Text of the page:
In January, the Los Angeles Times ran a story on the fracking boomtown of Vernal, Utah. It described how a midwife named Donna Young was attacked and demonized for drawing attention to an increase in stillbirths in the town and its resistance to the idea that the industry that provides half its annual budget could be responsible.
Now Rolling Stone Magazine has done a deeper dive into Vernal’s story, as well as the political story behind its story, exploring how formerly rural areas came to be fracking hubs and how that’s impacted their residents, in a piece, “What’s Killing the Babies of Vernal, Utah?”
It describes how Young has lost most of her clients, received death threats and uncovered an attempt to poison her livestock after raising questions about whether Vernal’s booming oil industry had caused the wave of stillbirths, miscarriages and birth defects it’s seen in the last several years.
“In most places, detecting a grave risk to children would inspire people to name a street for you,” writes reporter Paul Solotaroff. “But in Vernal, a town literally built by oil, raising questions about the safety of fracking will brand you a traitor and a target.”
Two years ago, Young discovered that at least 10 babies had died in 2013 alone, a high number for a town of 10,000. She brought the issue to the attention of TriCounty health director Joe Shaffer. The department undertook a study but Young says it was a half-hearted attempt to uncover the cause of the epidemic, a deliberate attempt to evade the truth. As Rolling Stone describes it:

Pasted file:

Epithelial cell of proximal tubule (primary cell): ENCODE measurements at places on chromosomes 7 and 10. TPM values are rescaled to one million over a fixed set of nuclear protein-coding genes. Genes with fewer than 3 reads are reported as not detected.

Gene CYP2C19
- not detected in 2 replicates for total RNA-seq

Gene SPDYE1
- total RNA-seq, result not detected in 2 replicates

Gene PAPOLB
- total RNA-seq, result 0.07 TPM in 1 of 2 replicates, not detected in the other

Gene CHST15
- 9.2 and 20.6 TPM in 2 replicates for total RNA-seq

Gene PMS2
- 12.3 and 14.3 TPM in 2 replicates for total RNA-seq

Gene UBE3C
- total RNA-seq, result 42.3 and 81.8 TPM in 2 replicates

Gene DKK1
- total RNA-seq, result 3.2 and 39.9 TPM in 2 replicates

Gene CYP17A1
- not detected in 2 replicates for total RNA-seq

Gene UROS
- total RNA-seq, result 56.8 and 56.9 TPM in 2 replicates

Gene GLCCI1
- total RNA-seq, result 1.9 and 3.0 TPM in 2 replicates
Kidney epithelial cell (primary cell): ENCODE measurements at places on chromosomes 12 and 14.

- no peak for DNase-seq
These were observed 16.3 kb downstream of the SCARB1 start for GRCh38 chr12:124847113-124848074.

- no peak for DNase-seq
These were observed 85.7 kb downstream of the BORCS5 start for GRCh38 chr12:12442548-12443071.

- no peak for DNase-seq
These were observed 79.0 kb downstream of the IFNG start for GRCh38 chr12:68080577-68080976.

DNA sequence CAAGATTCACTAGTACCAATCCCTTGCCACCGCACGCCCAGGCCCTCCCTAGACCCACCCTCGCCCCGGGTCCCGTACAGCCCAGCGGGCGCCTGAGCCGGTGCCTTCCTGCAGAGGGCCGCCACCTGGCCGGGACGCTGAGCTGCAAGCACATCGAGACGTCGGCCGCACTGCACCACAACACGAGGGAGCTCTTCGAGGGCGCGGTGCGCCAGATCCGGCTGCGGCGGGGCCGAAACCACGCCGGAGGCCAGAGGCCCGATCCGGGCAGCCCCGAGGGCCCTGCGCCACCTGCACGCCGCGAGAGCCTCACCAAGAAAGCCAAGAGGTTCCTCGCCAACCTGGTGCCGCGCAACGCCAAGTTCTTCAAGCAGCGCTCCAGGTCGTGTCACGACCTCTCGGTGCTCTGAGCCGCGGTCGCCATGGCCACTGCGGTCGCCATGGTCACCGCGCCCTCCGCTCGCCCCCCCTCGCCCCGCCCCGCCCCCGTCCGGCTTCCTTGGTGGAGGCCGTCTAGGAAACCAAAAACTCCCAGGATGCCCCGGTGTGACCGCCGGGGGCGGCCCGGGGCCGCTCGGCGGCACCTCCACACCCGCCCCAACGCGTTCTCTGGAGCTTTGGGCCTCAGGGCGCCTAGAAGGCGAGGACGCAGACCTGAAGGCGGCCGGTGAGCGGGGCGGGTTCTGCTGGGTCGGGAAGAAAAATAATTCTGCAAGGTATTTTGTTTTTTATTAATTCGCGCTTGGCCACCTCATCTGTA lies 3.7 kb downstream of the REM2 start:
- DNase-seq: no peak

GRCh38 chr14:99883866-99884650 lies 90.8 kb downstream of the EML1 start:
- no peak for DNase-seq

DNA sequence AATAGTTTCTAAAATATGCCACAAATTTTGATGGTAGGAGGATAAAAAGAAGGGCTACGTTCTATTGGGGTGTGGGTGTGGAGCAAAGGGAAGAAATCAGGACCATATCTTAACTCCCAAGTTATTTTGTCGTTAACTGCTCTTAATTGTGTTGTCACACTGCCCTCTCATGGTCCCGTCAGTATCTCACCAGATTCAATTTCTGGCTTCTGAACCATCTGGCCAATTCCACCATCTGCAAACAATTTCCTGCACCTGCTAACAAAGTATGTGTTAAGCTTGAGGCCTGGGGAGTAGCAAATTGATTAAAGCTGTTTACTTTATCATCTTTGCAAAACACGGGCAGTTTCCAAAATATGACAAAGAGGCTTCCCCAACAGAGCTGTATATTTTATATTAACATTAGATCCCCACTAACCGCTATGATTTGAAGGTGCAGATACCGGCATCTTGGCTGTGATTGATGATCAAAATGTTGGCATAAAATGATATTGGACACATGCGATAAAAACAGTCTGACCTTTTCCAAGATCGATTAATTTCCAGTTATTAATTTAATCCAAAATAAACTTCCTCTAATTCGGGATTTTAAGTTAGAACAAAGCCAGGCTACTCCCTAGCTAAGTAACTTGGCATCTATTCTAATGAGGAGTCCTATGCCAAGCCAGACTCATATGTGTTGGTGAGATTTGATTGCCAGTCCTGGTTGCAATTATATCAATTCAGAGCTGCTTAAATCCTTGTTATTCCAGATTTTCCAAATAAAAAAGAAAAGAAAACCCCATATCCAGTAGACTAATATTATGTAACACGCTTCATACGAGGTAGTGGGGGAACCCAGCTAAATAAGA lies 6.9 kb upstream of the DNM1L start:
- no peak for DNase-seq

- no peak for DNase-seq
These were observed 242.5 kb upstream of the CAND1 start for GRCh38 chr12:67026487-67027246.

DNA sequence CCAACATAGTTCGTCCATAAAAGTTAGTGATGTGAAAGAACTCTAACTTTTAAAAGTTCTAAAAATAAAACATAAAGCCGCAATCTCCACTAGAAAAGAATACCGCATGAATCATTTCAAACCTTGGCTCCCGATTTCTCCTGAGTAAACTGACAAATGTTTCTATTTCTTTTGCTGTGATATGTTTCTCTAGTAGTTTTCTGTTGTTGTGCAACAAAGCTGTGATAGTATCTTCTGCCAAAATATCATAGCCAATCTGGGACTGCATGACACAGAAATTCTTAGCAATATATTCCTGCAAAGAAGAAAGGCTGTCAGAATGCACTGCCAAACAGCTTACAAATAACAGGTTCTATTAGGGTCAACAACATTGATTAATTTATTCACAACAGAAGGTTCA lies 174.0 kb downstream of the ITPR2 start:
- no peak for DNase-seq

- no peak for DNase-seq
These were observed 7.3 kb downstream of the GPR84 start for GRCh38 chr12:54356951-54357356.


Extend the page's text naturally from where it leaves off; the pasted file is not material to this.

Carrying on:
The county merely counted up infant deaths and brushed aside the facts about Vernal air pollution: ozone readings that rivaled the worst days of summer in New York, Los Angeles or Salt Lake City; particulate matter as bad as Mexico City; and ground air fraught with carcinogenic gases like benzene, rogue emissions from oil and gas drilling. Indeed, pollution was so bad in this rural bowl that it broke new ground in climate science. The Basin, which is bound on all four sides by mountains, is a perfectly formed bowl for winter inversions, in which 20-below weather clamps down on the valley and is sealed there by warmer air above it. During those spells, when the haze is visible and the air in one’s lungs is a cold chisel, the sun’s rays reflect off the snow on the ground and cook the volatile gases into ozone. The worst such period in the Basin’s recent history was the winter of 2012-13, when nearly all the Uintah mothers whose babies died were pregnant.
When the study was released, the deaths were called “statistically insignificant.” The epidemiologist who conducted the study told citizens passed off the blame for the deaths on the mothers’ health issues including smoking, diabetes and prenatal neglect.